January 22, 2017

SCHULMAN | Engaging With the Web: A Lesson From Star Wars

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Unfortunately, I didn’t visit a tropical island over break. But on the bright side, I got to see this year’s Star Wars film: Rogue One. Although I enjoyed it, I was more hyped for last year’s film. I read so much online analysis about Star Wars: The Force Awakens that I basically spoiled the movie for myself. I mention online analysis because the engines that produce it — sites like Reddit and blogs — shaped this fall’s election and its aftermath.

We could take a lesson from the hype around Star Wars about handling online commentary. The makers of Star Wars embraced the commentary, even if it was outrageous. As a result, no one mistook real announcements for fake. The press should similarly embrace online analysis. Most claims online have a grain of truth. Instead of dismissing them, the press needs to give them context by differentiating between what is real and what isn’t.

In order to distinguish between real and fake, the press can’t ignore absurd claims as they did this fall. The press’ dismissal of 4chan and Reddit interpretations of strange DNC emails as code for child-sex-trafficking escalated to the point where a gunman entered a Washington, D.C. pizzeria to investigate. The press dismissal of these points became the argument for their validity. If the press gave these claims context by acknowledging their truth — D.C. politics are secretive, and the emails were strange — things would’ve gone differently.

The press sometimes engages with the internet’s absurd claims, but they miss the opportunity to explain which parts are true. This winter, the press embarrassed itself by reporting on a controversial dossier briefed to then president-elect Donald Trump. Things could’ve gone so much better if, instead of jumping behind unverified claims, they explained what was true about them to help the public understand the document’s significance.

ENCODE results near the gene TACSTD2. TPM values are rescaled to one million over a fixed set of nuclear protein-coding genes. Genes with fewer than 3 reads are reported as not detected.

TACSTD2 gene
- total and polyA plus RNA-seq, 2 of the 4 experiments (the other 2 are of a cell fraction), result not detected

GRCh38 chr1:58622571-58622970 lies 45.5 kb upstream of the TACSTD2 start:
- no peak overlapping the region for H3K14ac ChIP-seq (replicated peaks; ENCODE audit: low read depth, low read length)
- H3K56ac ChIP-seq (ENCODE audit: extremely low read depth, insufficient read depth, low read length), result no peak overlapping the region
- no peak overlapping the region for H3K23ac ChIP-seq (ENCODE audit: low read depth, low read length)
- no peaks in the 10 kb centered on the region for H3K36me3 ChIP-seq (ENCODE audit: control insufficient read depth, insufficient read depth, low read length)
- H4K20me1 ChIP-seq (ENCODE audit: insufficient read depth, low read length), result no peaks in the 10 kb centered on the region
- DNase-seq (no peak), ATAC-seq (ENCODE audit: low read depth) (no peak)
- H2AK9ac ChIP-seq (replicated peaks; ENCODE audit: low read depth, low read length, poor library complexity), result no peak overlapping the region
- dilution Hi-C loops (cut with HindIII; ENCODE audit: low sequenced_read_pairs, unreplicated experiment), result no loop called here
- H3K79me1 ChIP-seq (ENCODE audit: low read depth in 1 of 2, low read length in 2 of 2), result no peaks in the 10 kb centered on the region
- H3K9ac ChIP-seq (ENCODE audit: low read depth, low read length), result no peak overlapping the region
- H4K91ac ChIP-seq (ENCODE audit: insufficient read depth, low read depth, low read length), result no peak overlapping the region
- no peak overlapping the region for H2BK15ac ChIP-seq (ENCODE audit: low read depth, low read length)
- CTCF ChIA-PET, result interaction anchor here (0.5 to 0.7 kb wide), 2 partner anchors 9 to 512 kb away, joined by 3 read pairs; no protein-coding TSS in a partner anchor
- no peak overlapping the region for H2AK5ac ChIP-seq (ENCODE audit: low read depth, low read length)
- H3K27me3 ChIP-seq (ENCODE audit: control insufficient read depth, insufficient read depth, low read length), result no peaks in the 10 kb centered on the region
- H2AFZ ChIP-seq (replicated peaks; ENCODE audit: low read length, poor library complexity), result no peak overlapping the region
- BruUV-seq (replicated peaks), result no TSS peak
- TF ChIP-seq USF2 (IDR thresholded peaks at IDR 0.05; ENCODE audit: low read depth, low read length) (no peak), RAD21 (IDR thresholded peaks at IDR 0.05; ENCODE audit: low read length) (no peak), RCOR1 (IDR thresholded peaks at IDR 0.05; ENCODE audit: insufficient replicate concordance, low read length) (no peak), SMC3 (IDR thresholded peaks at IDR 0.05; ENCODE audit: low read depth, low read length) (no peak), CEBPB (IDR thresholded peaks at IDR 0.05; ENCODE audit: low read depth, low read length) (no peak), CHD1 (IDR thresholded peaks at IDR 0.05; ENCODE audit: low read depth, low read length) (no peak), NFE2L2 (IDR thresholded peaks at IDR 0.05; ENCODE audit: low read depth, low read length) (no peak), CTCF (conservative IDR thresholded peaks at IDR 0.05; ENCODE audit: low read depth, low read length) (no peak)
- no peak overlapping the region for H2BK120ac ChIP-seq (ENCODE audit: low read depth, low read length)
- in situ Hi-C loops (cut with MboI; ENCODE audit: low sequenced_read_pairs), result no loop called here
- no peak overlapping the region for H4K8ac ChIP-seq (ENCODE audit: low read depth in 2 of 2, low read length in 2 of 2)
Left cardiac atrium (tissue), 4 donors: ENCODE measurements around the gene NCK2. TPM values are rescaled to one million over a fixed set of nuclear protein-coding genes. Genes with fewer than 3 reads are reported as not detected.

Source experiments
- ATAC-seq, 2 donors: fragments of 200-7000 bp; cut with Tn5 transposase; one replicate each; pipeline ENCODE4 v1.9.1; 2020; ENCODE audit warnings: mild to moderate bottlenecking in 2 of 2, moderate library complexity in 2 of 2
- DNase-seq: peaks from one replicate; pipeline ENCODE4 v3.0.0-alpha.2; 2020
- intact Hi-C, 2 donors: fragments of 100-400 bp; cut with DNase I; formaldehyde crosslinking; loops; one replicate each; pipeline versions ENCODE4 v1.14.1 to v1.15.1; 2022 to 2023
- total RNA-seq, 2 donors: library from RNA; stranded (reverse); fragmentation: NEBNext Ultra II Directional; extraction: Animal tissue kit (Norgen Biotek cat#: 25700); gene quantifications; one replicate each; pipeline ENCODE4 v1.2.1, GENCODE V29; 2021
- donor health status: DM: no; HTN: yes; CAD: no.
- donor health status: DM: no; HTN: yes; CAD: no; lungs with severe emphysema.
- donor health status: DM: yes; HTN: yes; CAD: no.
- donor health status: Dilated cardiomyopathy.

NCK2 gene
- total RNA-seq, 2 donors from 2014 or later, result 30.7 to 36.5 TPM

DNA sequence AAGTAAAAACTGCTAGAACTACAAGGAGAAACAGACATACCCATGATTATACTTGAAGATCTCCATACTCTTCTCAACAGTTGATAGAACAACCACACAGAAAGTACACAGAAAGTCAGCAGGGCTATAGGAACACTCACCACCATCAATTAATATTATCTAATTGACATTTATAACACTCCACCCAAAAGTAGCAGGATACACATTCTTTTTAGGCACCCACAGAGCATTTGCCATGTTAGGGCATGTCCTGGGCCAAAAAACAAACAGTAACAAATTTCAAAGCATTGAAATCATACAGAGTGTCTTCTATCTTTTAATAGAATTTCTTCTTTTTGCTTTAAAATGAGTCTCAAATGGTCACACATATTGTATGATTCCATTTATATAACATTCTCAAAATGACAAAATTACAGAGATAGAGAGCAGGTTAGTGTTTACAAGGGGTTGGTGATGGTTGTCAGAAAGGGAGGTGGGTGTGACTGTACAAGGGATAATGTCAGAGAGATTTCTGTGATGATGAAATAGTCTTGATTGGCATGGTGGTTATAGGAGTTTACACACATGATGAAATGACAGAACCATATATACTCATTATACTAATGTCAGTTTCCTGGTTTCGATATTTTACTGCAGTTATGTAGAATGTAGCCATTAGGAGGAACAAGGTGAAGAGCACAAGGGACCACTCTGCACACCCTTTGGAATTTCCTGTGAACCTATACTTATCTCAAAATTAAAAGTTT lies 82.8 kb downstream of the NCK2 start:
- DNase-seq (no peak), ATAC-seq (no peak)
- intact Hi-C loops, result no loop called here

The press can improve our political system by embracing commentary; unofficial commentary and analysis around last year’s Star Wars movie exemplifies this. I was shocked by the amount of accurate yet unofficial information. A toy company leaked secret characters and scrutinizing fans picked out plot points from trailers. Not all the speculation was right, but instead of ignoring it, the creators ofStar Wars stoked the fire by gradually releasing more accurate material. As a result, it was obvious what was real and what wasn’t.

Obviously, Star Wars handling online commentary about the movie isn’t the same as the press handling political commentary. The stakes around Star Wars are lower, and Star Wars gets the final word about what’s true. That being said, the press can accommodate online commentary. It needs to. The press is incredibly important and it is undermined if people don’t trust it. The press needs to guide us through internet commentary instead of ignoring it. That’s my schtick and I’m sticking to it! Tune in alternating Mondays this semester for my last semester.

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